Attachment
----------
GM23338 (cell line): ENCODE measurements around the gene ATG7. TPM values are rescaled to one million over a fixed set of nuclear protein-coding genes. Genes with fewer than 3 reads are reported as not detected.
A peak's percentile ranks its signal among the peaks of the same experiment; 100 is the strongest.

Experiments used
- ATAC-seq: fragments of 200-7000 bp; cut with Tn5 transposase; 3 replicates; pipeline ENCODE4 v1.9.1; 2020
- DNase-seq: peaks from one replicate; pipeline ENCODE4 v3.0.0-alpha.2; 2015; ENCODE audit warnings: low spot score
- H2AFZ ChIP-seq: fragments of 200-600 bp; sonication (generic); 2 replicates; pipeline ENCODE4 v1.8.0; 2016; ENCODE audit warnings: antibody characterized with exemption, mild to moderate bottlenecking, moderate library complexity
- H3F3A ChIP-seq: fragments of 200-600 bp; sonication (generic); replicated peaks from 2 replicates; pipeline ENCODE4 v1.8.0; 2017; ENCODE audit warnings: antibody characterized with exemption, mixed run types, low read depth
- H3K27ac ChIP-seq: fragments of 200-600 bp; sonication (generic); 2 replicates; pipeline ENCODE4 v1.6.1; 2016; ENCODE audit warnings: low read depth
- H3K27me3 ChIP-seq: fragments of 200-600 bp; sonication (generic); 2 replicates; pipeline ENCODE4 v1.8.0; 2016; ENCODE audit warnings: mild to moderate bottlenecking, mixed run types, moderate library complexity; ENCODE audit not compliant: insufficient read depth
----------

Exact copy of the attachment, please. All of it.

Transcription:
GM23338 (cell line): ENCODE measurements around the gene ATG7. TPM values are rescaled to one million over a fixed set of nuclear protein-coding genes. Genes with fewer than 3 reads are reported as not detected.
A peak's percentile ranks its signal among the peaks of the same experiment; 100 is the strongest.

Experiments used
- ATAC-seq: fragments of 200-7000 bp; cut with Tn5 transposase; 3 replicates; pipeline ENCODE4 v1.9.1; 2020
- DNase-seq: peaks from one replicate; pipeline ENCODE4 v3.0.0-alpha.2; 2015; ENCODE audit warnings: low spot score
- H2AFZ ChIP-seq: fragments of 200-600 bp; sonication (generic); 2 replicates; pipeline ENCODE4 v1.8.0; 2016; ENCODE audit warnings: antibody characterized with exemption, mild to moderate bottlenecking, moderate library complexity
- H3F3A ChIP-seq: fragments of 200-600 bp; sonication (generic); replicated peaks from 2 replicates; pipeline ENCODE4 v1.8.0; 2017; ENCODE audit warnings: antibody characterized with exemption, mixed run types, low read depth
- H3K27ac ChIP-seq: fragments of 200-600 bp; sonication (generic); 2 replicates; pipeline ENCODE4 v1.6.1; 2016; ENCODE audit warnings: low read depth
- H3K27me3 ChIP-seq: fragments of 200-600 bp; sonication (generic); 2 replicates; pipeline ENCODE4 v1.8.0; 2016; ENCODE audit warnings: mild to moderate bottlenecking, mixed run types, moderate library complexity; ENCODE audit not compliant: insufficient read depth